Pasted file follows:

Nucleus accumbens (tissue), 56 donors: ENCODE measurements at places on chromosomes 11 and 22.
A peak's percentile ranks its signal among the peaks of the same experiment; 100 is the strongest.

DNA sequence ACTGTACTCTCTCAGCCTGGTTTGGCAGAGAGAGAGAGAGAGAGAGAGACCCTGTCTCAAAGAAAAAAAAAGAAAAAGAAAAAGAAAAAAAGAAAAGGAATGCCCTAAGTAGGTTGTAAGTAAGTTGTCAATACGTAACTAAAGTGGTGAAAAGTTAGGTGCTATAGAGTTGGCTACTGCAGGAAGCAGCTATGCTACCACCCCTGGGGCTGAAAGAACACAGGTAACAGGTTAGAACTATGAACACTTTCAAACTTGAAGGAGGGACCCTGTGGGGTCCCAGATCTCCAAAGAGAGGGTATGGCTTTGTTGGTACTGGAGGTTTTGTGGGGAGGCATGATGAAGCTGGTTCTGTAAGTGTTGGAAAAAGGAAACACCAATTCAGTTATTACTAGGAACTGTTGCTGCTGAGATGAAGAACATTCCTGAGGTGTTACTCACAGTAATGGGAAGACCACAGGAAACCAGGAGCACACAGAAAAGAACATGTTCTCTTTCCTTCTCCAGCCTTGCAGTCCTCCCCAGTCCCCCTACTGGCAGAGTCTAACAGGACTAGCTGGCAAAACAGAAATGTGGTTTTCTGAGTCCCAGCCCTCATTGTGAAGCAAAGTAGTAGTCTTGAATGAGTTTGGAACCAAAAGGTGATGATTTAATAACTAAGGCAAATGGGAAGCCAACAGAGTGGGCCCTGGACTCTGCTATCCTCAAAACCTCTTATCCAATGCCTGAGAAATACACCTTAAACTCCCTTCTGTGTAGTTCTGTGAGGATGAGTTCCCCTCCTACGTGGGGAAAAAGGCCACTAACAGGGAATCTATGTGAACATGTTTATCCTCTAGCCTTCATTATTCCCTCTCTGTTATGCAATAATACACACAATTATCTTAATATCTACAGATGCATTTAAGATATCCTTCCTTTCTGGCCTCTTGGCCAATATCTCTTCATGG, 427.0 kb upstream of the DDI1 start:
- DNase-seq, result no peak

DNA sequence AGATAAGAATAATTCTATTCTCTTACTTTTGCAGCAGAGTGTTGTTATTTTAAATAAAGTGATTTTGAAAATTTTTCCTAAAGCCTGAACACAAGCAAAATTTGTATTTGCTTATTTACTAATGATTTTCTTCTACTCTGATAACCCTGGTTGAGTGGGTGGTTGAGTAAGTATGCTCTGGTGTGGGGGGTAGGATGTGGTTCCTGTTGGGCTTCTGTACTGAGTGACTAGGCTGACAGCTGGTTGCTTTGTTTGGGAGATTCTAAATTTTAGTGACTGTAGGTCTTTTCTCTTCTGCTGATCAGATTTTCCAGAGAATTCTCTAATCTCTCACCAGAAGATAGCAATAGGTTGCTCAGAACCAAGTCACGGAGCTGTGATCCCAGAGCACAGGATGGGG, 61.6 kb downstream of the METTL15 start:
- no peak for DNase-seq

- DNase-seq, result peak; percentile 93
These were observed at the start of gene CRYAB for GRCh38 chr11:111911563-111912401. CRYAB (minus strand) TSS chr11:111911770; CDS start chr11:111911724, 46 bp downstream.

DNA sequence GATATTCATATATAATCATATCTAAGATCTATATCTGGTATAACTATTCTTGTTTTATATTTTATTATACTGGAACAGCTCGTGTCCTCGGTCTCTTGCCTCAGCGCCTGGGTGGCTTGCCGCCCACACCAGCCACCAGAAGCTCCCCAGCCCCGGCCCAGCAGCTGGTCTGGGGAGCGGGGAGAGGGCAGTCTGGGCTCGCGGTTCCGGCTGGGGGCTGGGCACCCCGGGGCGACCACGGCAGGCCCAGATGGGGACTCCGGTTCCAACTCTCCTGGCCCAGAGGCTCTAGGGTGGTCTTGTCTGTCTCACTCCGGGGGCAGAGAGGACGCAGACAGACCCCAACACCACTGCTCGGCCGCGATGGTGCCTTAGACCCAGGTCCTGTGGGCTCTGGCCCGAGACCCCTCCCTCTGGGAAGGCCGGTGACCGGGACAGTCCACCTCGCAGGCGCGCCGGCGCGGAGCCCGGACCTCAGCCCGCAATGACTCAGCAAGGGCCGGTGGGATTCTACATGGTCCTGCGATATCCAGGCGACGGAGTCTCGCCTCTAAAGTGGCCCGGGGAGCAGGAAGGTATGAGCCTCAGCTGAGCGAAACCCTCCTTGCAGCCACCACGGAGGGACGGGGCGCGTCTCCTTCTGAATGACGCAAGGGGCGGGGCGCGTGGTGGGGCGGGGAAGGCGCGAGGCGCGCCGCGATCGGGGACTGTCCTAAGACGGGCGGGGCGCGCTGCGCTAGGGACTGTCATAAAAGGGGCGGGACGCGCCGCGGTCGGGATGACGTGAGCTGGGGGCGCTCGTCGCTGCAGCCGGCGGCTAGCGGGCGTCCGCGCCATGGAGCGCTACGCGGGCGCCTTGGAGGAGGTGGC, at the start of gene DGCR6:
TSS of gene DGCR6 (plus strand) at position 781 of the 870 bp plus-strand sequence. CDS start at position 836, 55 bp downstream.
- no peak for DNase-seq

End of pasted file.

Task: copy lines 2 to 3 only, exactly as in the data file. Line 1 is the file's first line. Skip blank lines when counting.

A peak's percentile ranks its signal among the peaks of the same experiment; 100 is the strongest.

DNA sequence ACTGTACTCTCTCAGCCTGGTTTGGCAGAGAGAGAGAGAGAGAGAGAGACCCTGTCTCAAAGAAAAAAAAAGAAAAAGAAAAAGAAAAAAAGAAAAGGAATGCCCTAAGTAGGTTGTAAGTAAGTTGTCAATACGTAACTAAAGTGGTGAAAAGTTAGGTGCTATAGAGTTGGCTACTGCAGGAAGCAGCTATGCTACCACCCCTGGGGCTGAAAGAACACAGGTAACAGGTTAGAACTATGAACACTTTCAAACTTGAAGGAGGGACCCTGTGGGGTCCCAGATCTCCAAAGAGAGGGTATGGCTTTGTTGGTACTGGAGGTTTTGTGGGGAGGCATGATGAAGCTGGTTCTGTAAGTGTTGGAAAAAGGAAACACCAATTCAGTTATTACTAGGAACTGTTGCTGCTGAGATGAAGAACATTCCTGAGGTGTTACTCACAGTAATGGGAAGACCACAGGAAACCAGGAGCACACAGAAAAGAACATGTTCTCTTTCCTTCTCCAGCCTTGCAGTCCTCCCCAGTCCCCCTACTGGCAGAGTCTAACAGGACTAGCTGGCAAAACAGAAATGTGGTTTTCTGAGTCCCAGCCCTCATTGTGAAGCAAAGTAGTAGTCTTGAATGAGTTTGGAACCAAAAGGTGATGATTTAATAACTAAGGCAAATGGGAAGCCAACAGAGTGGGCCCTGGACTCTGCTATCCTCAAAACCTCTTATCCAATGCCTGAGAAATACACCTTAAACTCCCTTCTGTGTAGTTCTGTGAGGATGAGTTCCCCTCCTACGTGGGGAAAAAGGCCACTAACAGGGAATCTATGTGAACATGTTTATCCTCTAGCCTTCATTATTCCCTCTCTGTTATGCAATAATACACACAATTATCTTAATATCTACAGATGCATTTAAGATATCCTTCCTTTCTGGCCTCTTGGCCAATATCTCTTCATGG, 427.0 kb upstream of the DDI1 start: